Social Media Impact on International Affairs, Bonn 22-25.05.2022

Here are my somewhat unfinished slides from the workshop in Bonn:


First, the group turned out to be amazing. I was the most impressed by Nadia Said, Lisa Oswald, and Leor Zmigrod. Others were no less impressive, but their research is not that close to mine.

My aim in the talk was to tell the story behind the paper (Pashakhin, 2021) and invite participants to reflect about the assumptions we tend to put into our research questions. I wanted to connect my talk with a discussion happening on hard-to-define concepts. Among those were: ‘fake news,’ ’trust,’ ‘ideology,’ and the ‘public sphere.’ I am still unsure whether my message had reached the participants, and I would like to elaborate on it here in writing.

Summary of the talk:

  • Some concepts (like the public sphere) are essentially contested and that is okay. We have to treat them carefully: they are entangled with normative notions that are not that bad for the research.
  • Although the normative part is important, it is also contested. It can be useful to unlink the normative notions from the theory and examine what remains. This can make a better theory, and clean some space for fresh thoughts on how to approach socially and politically problematic issues.
  • Social theories are messy. A sociologist on your team can help you ’excavate’ implicit assumptions about social relations. For instance, the liberal model of the public sphere became a default for a certain stream of literature on social and political fragmentation. Treating this model uncritically, can result in overstatement of your results as has been showed in the case echo chambers (Dubois & Blank, 2018).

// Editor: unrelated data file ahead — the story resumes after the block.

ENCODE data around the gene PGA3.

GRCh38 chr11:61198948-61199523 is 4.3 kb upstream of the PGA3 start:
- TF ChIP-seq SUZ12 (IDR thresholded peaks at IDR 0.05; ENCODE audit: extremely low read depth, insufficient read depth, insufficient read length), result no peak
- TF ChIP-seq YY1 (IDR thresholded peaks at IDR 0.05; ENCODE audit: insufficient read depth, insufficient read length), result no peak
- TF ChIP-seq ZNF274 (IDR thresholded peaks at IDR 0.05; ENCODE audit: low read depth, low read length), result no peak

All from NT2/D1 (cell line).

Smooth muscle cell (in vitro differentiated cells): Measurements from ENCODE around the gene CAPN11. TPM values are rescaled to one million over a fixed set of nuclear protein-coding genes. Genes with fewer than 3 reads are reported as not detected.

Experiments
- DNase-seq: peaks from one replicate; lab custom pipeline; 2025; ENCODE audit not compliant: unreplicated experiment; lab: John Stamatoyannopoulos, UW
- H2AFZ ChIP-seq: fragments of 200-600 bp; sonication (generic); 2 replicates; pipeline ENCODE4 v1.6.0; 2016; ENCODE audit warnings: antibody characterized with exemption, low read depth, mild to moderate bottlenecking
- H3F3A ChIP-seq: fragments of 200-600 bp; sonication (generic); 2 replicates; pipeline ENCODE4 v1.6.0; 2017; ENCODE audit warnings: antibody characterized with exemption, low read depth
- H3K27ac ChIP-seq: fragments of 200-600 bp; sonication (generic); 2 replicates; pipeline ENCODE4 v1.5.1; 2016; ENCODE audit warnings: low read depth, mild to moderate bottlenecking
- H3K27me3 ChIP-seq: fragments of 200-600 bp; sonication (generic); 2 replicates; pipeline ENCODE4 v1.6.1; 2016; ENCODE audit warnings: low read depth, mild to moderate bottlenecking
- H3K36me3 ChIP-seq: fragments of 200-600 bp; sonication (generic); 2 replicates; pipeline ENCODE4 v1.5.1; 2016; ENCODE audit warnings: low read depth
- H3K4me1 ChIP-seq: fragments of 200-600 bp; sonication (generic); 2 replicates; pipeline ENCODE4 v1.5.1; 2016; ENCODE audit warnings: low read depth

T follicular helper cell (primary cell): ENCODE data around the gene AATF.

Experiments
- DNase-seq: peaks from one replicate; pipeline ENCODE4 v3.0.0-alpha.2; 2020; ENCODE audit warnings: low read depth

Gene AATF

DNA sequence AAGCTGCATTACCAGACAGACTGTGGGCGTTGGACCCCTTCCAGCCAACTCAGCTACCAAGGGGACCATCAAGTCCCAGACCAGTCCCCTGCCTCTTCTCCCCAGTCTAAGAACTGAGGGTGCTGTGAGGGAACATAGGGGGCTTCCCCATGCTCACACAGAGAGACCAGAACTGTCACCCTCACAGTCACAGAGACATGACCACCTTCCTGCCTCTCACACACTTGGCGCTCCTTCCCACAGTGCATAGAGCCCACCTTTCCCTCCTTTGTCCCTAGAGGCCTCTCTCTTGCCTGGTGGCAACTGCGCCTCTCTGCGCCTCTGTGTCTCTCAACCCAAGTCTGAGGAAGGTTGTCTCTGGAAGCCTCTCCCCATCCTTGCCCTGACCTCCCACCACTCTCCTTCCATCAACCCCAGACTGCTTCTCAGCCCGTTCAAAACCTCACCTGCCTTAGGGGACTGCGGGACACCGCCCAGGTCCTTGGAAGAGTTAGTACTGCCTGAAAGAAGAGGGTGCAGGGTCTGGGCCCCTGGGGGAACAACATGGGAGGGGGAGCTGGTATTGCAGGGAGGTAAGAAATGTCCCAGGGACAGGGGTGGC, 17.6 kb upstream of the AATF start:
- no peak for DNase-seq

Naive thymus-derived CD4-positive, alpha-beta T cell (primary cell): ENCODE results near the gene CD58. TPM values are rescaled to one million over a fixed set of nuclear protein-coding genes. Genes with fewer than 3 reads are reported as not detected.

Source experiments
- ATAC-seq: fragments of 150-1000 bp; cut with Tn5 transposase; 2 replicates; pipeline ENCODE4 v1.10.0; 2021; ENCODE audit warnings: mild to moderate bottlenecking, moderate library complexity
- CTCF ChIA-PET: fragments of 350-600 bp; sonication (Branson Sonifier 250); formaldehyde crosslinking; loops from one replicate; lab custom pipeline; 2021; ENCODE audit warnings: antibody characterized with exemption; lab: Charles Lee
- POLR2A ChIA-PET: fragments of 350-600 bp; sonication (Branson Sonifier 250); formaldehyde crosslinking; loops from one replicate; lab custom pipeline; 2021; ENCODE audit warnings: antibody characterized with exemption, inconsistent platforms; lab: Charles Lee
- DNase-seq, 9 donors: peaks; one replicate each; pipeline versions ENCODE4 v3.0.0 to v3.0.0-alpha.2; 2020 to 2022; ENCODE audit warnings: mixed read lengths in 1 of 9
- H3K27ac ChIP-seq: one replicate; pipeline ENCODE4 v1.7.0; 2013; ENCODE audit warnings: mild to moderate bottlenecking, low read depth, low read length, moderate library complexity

• My paper illustrates an example of how you can get caught into default notions, and how you can get out. And when you get out, the results may just give enough to ask the better research question. In my case: ‘why manipulations with news agendas do not produce audience fragmentation?’ And the surprising piece of the puzzle that at the moment seems best to explain it is the national identity (Sharafutdinova, 2020). This seems even more interesting, if we consider the identity in the context of Leor’s work on ideology (Zmigrod, 2022).


  • Dubois, E., & Blank, G. (2018). The echo chamber is overstated: the moderating effect of political interest and diverse media. Information, Communication & Society, 21(5), 729–745.
  • Sharafutdinova, G. (2020). The red mirror: Putin’s leadership and Russia’s insecure identity. : Oxford University Press.
  • Zmigrod, L. (2022). A Psychology of Ideology: Unpacking the Psychological Structure of Ideological Thinking. Perspective on Psychology.
  • Pashakhin, S. (2021). Public agenda fragmentation beyond established democracies: the case of Russian online publics in 2017. Russian Journal of Communication , 13(3), 305–324.